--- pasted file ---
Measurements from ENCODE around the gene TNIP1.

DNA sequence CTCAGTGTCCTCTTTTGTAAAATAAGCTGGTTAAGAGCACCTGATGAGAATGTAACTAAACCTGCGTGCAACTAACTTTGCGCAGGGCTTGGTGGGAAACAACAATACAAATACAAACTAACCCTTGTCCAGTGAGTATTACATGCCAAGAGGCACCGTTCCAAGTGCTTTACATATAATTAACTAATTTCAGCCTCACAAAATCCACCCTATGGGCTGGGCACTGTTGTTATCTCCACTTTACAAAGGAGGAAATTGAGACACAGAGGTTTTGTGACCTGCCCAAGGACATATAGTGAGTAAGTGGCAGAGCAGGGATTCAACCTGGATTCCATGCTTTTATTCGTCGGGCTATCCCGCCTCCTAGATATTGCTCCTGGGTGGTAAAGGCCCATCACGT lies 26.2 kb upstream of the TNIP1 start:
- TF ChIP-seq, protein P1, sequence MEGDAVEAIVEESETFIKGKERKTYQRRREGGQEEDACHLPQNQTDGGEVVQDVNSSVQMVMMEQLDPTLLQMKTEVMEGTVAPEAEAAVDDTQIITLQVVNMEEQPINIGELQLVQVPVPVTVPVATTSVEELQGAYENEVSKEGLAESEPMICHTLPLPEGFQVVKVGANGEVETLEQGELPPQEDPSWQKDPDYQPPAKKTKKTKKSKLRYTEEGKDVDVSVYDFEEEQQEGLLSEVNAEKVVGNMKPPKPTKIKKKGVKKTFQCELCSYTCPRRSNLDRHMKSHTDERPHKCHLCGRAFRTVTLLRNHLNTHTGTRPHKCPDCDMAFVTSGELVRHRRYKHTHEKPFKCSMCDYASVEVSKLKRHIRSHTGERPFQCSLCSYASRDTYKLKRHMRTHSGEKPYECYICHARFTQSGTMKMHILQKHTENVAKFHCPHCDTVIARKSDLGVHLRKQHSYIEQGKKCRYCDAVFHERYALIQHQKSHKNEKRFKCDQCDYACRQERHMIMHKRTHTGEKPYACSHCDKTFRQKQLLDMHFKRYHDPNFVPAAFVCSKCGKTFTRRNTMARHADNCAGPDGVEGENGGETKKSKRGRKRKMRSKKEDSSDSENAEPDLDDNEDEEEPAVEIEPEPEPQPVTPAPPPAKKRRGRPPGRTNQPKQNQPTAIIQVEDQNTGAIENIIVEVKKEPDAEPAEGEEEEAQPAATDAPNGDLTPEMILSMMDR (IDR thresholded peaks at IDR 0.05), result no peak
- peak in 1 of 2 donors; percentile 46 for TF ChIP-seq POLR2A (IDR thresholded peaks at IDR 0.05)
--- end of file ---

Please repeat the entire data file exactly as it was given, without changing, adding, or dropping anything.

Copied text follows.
Measurements from ENCODE around the gene TNIP1.

DNA sequence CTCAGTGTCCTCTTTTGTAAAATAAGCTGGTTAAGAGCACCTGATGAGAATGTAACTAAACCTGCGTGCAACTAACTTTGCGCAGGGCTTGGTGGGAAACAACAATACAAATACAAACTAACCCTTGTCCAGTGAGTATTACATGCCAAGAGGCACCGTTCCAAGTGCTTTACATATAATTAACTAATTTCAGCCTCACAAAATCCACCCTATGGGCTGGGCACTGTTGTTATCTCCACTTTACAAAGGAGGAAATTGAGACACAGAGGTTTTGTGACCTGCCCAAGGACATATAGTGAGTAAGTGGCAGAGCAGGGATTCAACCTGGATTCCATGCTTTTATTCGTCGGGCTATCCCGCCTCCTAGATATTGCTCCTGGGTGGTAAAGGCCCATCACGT lies 26.2 kb upstream of the TNIP1 start:
- TF ChIP-seq, protein P1, sequence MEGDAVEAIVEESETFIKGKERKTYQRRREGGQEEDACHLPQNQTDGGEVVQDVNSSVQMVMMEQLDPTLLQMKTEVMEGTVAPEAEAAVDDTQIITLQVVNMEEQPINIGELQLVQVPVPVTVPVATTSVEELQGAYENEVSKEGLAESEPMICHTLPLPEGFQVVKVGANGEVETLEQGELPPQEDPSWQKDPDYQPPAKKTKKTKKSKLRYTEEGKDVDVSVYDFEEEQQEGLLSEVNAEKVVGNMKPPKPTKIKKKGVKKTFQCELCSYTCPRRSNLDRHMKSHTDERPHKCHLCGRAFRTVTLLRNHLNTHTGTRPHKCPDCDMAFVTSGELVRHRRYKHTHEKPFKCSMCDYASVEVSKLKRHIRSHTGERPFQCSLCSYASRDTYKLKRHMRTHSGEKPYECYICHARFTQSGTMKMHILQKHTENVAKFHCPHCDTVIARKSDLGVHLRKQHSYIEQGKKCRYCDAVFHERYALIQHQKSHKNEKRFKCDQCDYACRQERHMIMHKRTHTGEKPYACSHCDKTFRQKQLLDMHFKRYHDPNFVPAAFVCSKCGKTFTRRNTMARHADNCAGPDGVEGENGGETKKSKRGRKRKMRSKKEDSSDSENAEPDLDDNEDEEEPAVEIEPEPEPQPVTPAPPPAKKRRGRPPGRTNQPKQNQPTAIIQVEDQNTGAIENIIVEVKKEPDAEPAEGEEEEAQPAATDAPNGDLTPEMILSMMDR (IDR thresholded peaks at IDR 0.05), result no peak
- peak in 1 of 2 donors; percentile 46 for TF ChIP-seq POLR2A (IDR thresholded peaks at IDR 0.05)